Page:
Education

School districts weigh in on the ‘Do No Harm’ Regents exam debate

New York State Regents examinations take place in June, and as they inch closer, officials at some North Fork school districts are discussing whether to implement a “Do No Harm” policy to protect students’ final grades. 

The policy allows schools to omit a State Regents exam score from a student’s final course grade if it negatively affects their average. Some districts adopted the policy during the COVID-19 pandemic, when learning conditions were severely disrupted and more flexibility was needed in assessing students’ overall progress. 

Since then, local school districts have been debating whether to opt out of or extend the “Do No Harm” policy. It is also up to individual districts to decide how to apply Regents exam scores to final grades. 

According to its website, the New York State Education Department “does not require or recommend that schools use Regents examination grades as part of the calculation of a student’s final average.” 

Riverhead is one school district where the Board of Education is currently reviewing and revising its policies, including the weighting of Regents exam scores — which was last undertaken in 2019. 

The current proposal is to reduce the weight of a Regents score  from 20% to 10% of a student’s final course grade. Each quarter’s grade would then be weighted at 22.5% of the final, the policy states. 

There are also a handful of exceptions to how a Regents score might affect an overall course grade, including a lower passing threshold for students with a disability and English Language Learners, or an invalid test, which is a correction issued for a specific Regents exam that may affect the administration or interpretation of the test.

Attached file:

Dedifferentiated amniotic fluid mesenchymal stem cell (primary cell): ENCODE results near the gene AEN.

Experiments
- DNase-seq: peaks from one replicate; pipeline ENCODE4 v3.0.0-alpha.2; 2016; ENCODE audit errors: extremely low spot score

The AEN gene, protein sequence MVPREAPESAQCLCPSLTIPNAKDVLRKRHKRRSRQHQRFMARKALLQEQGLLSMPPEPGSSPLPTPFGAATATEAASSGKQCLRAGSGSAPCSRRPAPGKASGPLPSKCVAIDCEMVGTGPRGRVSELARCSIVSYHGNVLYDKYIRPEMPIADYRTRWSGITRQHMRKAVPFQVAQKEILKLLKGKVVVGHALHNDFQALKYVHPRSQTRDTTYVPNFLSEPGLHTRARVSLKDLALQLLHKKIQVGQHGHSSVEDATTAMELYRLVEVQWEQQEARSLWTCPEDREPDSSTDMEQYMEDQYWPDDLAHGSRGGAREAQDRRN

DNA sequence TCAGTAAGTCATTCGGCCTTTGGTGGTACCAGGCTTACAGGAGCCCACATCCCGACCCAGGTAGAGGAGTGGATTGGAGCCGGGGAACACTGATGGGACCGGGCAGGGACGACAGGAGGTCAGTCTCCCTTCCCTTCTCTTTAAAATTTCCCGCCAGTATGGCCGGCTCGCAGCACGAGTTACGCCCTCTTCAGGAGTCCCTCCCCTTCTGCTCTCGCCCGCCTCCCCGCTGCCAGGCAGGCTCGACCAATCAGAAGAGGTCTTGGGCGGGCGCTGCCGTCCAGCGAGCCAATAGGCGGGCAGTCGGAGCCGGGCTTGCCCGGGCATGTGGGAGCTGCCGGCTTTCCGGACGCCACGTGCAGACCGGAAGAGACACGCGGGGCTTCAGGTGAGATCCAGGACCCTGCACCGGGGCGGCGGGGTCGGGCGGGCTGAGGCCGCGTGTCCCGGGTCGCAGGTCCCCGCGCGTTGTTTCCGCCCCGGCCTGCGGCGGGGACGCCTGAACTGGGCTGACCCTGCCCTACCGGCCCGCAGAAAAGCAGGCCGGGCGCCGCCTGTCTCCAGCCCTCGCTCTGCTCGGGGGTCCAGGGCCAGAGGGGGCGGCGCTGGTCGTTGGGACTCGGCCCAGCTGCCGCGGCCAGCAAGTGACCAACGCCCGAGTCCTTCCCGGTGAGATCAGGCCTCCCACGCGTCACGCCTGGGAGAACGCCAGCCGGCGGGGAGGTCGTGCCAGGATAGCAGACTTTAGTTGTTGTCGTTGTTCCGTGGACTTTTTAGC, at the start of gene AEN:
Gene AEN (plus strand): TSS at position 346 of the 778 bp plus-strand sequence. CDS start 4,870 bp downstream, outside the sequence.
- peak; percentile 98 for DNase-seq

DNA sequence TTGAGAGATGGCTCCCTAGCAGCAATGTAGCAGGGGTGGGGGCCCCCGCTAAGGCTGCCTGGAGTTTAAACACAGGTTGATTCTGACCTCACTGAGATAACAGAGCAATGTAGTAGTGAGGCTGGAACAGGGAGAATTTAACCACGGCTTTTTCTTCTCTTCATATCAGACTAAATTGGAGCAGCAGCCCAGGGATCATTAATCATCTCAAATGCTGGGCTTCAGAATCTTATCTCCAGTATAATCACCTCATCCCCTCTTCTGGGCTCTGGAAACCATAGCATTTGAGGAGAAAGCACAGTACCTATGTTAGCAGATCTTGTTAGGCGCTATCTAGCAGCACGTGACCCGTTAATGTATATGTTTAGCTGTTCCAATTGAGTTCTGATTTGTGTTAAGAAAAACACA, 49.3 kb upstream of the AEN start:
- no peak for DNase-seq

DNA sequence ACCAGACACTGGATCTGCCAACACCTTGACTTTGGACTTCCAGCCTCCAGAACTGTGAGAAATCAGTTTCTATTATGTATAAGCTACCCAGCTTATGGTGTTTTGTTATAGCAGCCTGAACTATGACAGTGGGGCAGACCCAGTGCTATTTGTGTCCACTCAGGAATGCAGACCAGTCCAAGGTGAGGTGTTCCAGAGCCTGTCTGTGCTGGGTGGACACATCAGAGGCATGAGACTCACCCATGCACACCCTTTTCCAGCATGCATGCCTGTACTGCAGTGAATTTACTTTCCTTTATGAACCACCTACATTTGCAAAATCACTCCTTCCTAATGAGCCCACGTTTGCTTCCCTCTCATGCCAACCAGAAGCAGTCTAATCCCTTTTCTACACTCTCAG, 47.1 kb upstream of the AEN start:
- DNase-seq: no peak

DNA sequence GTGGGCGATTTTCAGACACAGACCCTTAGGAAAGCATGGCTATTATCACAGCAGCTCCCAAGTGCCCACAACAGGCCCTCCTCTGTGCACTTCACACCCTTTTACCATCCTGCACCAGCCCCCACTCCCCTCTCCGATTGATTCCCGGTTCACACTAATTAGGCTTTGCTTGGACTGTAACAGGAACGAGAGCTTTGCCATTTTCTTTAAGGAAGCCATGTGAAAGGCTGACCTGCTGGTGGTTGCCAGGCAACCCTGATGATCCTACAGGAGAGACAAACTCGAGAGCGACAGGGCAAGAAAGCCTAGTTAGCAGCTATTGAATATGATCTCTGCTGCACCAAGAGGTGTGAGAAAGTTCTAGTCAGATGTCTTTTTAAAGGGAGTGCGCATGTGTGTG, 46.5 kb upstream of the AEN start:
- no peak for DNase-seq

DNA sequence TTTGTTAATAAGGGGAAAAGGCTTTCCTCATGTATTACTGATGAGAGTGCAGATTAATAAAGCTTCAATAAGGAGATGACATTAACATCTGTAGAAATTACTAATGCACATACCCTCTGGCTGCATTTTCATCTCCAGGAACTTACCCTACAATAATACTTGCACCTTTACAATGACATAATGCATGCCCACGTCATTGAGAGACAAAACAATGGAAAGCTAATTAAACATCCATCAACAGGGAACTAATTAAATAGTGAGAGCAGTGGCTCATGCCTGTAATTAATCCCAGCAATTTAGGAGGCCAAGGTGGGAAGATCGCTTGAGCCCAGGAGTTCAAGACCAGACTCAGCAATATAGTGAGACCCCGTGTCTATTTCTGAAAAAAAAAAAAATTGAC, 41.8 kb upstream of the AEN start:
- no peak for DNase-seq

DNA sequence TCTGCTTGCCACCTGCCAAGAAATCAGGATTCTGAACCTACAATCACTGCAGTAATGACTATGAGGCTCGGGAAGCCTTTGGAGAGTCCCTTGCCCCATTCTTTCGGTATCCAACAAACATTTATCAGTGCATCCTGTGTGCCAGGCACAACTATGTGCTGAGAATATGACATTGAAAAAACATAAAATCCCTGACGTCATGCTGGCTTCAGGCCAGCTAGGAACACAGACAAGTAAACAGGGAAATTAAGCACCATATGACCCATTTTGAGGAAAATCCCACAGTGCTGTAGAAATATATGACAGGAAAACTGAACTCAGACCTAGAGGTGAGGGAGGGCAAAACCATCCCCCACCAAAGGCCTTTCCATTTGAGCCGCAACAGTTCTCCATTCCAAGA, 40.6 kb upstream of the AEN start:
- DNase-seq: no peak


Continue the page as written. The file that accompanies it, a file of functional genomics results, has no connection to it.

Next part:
Additionally, students who decide to retake a Regents examination in a specific course will have that course grade recalculated to reflect the highest grade earned, and that higher grade will be recorded on their transcript. 

“Education isn’t meant to be punitive,” said Riverhead school board president Colin Palmer. “If a student does better a second time they take a Regents, that’s evidence of education, evidence of increased mastery over the subject, and that’s the whole point of a class.” 

After a lengthy discussion about the policy at an April 16 meeting, the school board voted to postpone approving the second version of the revised policy until Tuesday, May 16, and sent that draft back to the policy committee for review.

Board members Virginia Healy and Cynthia Redmond said they felt conflicted about how to properly weight Regents exam scores and agreed there needs to be more community input. 

“I think we need to operate from what is best for our students,” Ms. Redmond said. “They are mixed as well — there are some who feel it should count for something and then there are others who have expressed that they themselves have had issues with the testing.”